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Is ‘complex’ CRC to be changed?

30 September 2010

The Committee on Climate Change has recommended that Government redesigns the Carbon Reduction Commitment (CRC) energy efficiency scheme before the second phase to reduce its complexity. But not everyone agrees.

The CRC scheme requires large public and private sector organisations to buy allowances to cover emissions produced from their usage of electricity and heat.
The scheme is designed to strengthen financial and reputational incentives for these organisations to make energy efficiency improvements.
The sectors covered by the scheme produce 10 percent of the UK’s total greenhouse gas emissions. This report finds that by 2017, the scheme could reduce these emissions by 30 percent compared to 2008, helping the UK to meet carbon budgets.
The current intention is that a cap is set from 2013 with a fixed number of allowances made available to organisations through an auctioning system. However, the Committee’s analysis suggests that the scheme is already complex, and would become more so if a cap and auction were to be introduced, with no apparent benefits.
The Committee’s main recommendations are that:
 The sale of an unlimited number of allowances at fixed price should be extended from the first phase into the second phase, rather than introducing a second phase cap and complex auctioning scheme.
 Separate league tables and revenue recycling should be established for the public and private sectors, and public sector financial budgets should be set to allow upfront investments in energy efficiency improvements – this will allow for the fairer treatment of the two sectors, as the current scheme is at risk of transferring funds from public to private sector organisations.
 Participants should have to purchase CRC allowances to cover renewable energy generation, including heat. This is a departure from the current scheme whereby companies could receive double incentives for use of renewable energy. Financial incentives for renewable heat are important but should be introduced through the renewable heat incentive. League tables should be extended to cover renewable heat and renewable electricity, thereby providing additional reputational incentives for businesses.
Commenting on the report, the Chief Executive of the Committee on Climate Change, David Kennedy said: “The CRC scheme has the potential to make an important contribution towards meeting carbon budgets. However, current proposals risk making the scheme unnecessarily complex. We are therefore proposing that Government modifies its design to make participation in the scheme easier to for companies and public sector organisations”.
The Committee also set out options for a more fundamental redesign of the scheme, that Government could consider in the context of a strengthened carbon price. These included; reviewing the wider regulatory system and reforming the current method of revenue recycling and, dropping the requirement to purchase allowances. If the design of the 2nd phase was simplified, the Committee said that Government could consider lowering the threshold of the scheme to include smaller businesses.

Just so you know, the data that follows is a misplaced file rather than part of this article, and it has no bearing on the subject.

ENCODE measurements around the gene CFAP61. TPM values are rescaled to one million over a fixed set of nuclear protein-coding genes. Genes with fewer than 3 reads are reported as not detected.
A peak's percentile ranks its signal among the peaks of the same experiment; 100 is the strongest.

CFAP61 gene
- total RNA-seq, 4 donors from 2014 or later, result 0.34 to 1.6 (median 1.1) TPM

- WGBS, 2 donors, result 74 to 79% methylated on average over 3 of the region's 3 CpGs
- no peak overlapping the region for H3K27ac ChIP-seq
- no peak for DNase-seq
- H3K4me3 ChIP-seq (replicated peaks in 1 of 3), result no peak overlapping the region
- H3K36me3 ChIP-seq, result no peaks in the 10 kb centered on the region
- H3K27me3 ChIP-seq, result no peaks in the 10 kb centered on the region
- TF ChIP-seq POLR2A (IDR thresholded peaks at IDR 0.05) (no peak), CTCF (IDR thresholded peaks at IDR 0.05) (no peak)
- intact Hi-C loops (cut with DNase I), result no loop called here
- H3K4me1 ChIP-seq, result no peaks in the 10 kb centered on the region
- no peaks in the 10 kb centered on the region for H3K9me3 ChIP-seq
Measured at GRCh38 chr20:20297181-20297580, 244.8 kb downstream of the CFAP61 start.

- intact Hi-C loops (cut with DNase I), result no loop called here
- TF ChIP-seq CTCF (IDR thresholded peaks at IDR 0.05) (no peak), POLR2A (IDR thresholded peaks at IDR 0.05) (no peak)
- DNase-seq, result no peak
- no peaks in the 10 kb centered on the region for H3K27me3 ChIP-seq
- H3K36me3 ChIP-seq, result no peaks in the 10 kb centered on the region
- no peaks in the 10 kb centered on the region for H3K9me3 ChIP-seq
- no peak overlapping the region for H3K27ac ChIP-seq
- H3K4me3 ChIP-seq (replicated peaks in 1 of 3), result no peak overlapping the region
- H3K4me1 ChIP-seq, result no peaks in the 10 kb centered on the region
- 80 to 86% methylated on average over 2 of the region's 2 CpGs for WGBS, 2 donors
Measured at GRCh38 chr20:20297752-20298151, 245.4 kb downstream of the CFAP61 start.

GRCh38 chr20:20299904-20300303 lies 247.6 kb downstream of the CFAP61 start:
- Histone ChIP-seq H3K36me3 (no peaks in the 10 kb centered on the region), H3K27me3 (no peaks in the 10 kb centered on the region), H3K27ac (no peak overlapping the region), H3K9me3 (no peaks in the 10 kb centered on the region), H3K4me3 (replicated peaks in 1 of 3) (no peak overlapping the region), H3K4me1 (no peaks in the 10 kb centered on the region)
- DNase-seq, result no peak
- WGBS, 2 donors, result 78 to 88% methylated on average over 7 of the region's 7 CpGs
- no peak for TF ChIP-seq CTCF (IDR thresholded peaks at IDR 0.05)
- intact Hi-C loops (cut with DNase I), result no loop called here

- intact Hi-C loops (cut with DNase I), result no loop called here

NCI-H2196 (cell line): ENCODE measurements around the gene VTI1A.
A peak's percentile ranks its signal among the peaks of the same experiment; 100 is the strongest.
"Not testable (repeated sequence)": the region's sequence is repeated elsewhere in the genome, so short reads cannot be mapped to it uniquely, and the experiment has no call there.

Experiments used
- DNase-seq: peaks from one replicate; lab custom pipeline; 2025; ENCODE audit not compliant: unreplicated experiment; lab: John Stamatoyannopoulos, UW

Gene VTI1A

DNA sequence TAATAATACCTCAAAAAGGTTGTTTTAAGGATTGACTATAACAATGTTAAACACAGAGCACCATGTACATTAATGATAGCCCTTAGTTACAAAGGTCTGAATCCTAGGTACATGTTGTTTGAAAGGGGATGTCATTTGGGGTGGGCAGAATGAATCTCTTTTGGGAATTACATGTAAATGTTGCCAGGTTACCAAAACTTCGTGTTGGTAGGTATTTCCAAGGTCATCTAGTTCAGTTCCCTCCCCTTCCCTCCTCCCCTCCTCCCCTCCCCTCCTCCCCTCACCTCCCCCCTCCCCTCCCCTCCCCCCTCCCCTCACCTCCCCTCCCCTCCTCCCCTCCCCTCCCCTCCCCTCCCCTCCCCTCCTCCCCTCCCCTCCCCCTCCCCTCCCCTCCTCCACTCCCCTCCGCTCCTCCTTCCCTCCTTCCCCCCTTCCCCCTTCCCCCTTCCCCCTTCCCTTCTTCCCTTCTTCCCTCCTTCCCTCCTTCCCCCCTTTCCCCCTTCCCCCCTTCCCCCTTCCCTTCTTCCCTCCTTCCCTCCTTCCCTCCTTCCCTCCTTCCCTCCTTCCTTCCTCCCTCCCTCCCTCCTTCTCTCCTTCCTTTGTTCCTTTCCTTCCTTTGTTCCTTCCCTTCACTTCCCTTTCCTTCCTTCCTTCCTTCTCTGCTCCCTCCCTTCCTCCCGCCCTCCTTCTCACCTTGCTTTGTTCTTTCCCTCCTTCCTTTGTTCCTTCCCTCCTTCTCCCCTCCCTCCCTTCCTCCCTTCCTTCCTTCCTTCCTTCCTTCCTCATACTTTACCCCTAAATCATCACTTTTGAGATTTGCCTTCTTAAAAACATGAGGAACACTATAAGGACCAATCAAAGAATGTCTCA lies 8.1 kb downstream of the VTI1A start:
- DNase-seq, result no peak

On the other hand....
The consultancy, hurleypalmerflatt, has warned that proposals to ‘simplify’ the Carbon Reduction Commitment (CRC) could actually increase the cost to business.
According to Stuart Bowman Energy and Sustainability Director, hurleypalmerflatt, "The CRC – as currently designed at least - is not a tax. Companies that understand this and approach it well can end up adding to their bottom line. The net achievement of the ‘simplification’ proposed by the CCC on the other hand, would quite possibly see a redirection of this revenue from participants to the Treasury; one of the committee’s options is effectively to convert the CRC to a form of carbon tax".
hurleypalmerflatt has welcomed a number of the CCC’s recommendations and agrees that the scheme is complex; however, the company argues that better communication would help address industry concerns and improve compliance with the legislation. The proposal for a floor price for carbon is also recognised by hurleypalmerflatt as adding certainty for participants.
Recent analysis by hurleypalmerflatt of its clients from the past two years found that businesses could gain net revenue equivalent to 13 percent of their energy costs – or suffer a cost of 28 percent – depending on the approach they take to the Carbon Reduction Commitment. This opportunity would evaporate under some of the proposed simplifications leaving a flat cost of up to £550,000 per £1m annual energy spend. This additional cost is unlikely to translate into net additional incentives for corporate energy saving, and may not even reduce the cost of participating in the scheme.
However, hurleypalmerflatt calculates that those taking early action to optimise CRC performance could receive net income of £130,000.
Bowman added: "Those that see the CRC as an opportunity will benefit. We are in an era where sound environmental practice makes absolute commercial, as well as ethical, sense."

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